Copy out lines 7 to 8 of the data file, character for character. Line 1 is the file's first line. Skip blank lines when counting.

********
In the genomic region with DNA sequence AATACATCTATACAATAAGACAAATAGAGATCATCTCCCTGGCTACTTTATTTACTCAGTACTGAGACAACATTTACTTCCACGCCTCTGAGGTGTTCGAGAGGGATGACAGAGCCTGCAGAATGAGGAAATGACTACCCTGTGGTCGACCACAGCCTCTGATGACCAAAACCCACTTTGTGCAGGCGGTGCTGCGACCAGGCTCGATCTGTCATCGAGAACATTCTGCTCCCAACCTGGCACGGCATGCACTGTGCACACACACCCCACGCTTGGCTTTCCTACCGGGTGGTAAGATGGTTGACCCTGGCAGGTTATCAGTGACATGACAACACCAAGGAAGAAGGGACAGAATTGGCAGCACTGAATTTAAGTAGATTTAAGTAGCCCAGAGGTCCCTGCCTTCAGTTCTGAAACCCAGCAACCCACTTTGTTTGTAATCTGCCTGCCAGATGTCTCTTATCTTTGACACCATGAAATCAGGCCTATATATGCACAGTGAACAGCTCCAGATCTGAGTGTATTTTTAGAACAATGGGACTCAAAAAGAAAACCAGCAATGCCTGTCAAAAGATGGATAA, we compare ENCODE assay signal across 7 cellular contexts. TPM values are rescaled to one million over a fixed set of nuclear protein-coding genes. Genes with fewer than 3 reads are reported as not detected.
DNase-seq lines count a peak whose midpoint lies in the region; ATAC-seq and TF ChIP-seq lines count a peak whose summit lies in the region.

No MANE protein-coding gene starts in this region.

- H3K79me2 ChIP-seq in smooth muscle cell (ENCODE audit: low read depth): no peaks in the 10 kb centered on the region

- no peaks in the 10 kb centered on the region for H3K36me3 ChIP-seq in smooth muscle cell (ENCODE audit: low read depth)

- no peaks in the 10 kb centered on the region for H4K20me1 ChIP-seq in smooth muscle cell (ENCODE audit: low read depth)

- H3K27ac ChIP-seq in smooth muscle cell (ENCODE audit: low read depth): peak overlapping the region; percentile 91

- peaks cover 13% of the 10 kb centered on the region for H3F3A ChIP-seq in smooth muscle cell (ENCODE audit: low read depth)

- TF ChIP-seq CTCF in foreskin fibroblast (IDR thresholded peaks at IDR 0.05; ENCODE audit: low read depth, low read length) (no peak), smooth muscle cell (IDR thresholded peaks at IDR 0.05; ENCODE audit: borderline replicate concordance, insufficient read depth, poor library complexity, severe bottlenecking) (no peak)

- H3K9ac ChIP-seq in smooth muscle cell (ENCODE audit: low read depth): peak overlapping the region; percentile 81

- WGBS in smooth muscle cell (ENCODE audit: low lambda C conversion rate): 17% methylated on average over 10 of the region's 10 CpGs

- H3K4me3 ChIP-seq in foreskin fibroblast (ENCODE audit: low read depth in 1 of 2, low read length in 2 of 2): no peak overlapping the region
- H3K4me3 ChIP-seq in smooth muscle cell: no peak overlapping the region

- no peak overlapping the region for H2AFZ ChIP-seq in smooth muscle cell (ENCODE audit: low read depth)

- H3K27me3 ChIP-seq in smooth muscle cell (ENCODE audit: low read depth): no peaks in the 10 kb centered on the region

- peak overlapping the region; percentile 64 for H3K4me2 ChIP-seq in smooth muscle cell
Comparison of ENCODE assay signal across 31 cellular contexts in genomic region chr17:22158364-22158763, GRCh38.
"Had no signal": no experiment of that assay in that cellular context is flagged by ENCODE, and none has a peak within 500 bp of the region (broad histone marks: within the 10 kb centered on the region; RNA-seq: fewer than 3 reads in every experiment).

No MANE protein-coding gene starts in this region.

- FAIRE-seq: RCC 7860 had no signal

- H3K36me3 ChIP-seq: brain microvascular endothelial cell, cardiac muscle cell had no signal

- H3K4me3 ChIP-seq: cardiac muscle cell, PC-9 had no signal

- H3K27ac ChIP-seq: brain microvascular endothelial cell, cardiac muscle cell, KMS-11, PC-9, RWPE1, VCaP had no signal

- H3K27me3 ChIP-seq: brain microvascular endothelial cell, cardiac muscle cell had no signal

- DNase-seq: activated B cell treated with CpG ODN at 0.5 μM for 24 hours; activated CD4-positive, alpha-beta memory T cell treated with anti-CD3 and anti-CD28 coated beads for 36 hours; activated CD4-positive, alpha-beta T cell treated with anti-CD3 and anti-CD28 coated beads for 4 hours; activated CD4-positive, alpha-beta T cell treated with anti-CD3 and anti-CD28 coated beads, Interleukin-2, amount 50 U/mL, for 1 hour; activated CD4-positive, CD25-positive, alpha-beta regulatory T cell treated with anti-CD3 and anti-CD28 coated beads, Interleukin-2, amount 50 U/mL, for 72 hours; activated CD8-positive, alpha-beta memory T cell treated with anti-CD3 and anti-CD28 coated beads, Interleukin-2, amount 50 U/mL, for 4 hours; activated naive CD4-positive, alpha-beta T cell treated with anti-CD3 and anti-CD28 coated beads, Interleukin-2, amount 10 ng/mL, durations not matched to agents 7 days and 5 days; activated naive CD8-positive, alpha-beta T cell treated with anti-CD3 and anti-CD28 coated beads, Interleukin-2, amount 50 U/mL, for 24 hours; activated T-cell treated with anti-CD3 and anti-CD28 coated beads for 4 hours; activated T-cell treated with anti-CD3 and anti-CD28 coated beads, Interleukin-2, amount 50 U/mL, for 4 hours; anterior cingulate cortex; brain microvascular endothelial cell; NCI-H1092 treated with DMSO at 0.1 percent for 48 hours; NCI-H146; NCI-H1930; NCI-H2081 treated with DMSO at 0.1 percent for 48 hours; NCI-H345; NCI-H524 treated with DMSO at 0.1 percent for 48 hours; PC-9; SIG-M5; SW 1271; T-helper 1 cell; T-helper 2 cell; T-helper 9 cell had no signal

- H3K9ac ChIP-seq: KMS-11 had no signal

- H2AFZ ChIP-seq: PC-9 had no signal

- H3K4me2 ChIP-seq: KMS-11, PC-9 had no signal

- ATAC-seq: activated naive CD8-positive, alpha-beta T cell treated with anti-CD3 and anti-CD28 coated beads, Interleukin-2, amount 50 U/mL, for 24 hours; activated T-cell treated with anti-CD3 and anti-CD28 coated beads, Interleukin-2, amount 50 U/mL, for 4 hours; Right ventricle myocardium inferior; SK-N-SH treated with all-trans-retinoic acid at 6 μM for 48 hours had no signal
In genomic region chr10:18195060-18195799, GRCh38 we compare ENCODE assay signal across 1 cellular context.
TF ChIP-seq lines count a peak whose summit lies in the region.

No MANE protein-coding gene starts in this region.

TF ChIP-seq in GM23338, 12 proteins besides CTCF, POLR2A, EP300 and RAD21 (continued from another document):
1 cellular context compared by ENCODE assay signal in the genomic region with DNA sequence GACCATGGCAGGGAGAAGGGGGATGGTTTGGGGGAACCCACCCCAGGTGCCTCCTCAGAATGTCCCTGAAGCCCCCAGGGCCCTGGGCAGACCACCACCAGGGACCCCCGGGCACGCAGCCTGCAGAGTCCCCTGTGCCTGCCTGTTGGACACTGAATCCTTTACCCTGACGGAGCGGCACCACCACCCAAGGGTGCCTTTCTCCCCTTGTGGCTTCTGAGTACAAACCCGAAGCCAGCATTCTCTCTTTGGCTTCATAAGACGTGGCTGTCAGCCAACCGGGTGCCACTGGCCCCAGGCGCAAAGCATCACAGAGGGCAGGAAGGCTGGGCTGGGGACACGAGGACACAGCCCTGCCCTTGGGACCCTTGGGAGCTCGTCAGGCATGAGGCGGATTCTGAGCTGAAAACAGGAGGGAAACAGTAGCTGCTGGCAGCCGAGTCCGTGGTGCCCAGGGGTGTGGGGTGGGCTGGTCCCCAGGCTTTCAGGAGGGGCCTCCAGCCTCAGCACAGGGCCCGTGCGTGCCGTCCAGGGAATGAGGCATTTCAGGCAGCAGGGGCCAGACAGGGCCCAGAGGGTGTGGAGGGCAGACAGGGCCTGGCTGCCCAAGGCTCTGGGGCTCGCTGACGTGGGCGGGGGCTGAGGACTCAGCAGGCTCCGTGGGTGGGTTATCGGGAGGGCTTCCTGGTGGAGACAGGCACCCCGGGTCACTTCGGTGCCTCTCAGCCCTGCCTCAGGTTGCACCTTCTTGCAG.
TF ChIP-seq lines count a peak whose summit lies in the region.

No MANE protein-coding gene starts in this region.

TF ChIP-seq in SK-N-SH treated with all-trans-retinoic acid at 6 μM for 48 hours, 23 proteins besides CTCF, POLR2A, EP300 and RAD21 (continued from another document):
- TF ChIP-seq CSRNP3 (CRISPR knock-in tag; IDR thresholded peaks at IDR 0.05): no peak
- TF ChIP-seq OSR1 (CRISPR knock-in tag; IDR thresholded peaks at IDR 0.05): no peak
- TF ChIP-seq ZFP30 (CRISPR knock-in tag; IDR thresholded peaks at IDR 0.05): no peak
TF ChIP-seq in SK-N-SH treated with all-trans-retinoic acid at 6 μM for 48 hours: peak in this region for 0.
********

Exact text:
- H3K27ac ChIP-seq in smooth muscle cell (ENCODE audit: low read depth): peak overlapping the region; percentile 91

- peaks cover 13% of the 10 kb centered on the region for H3F3A ChIP-seq in smooth muscle cell (ENCODE audit: low read depth)